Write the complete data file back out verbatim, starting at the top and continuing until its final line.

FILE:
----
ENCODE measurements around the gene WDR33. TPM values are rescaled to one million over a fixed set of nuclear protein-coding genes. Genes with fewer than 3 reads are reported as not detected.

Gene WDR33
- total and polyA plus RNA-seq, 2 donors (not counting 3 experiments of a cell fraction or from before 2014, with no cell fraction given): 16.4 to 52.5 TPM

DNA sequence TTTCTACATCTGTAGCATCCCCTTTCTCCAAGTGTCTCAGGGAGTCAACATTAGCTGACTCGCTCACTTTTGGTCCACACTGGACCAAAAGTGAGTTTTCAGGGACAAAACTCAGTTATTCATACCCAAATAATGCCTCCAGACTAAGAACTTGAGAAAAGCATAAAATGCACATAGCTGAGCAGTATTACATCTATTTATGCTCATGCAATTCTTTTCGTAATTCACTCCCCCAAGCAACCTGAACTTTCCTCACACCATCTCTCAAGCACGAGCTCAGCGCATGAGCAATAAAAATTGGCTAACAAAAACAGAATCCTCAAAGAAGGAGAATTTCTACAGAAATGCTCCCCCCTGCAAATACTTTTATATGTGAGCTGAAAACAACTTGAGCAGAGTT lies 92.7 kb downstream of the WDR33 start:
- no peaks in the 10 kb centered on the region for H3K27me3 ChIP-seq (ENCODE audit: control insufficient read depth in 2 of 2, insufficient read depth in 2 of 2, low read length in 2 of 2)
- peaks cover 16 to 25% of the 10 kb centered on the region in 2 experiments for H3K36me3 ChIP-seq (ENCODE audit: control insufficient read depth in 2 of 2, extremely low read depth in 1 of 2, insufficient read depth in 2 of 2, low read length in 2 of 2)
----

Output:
ENCODE measurements around the gene WDR33. TPM values are rescaled to one million over a fixed set of nuclear protein-coding genes. Genes with fewer than 3 reads are reported as not detected.

Gene WDR33
- total and polyA plus RNA-seq, 2 donors (not counting 3 experiments of a cell fraction or from before 2014, with no cell fraction given): 16.4 to 52.5 TPM

DNA sequence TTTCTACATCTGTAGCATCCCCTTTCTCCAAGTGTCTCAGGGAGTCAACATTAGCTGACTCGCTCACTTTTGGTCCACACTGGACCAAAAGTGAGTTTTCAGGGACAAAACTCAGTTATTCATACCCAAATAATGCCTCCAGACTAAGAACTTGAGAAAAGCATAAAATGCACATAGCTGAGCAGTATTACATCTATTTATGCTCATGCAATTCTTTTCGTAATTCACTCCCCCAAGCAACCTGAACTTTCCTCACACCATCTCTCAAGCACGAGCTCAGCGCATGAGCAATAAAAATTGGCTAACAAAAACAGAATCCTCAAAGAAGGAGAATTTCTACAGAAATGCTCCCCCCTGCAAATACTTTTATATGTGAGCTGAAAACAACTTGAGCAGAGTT lies 92.7 kb downstream of the WDR33 start:
- no peaks in the 10 kb centered on the region for H3K27me3 ChIP-seq (ENCODE audit: control insufficient read depth in 2 of 2, insufficient read depth in 2 of 2, low read length in 2 of 2)
- peaks cover 16 to 25% of the 10 kb centered on the region in 2 experiments for H3K36me3 ChIP-seq (ENCODE audit: control insufficient read depth in 2 of 2, extremely low read depth in 1 of 2, insufficient read depth in 2 of 2, low read length in 2 of 2)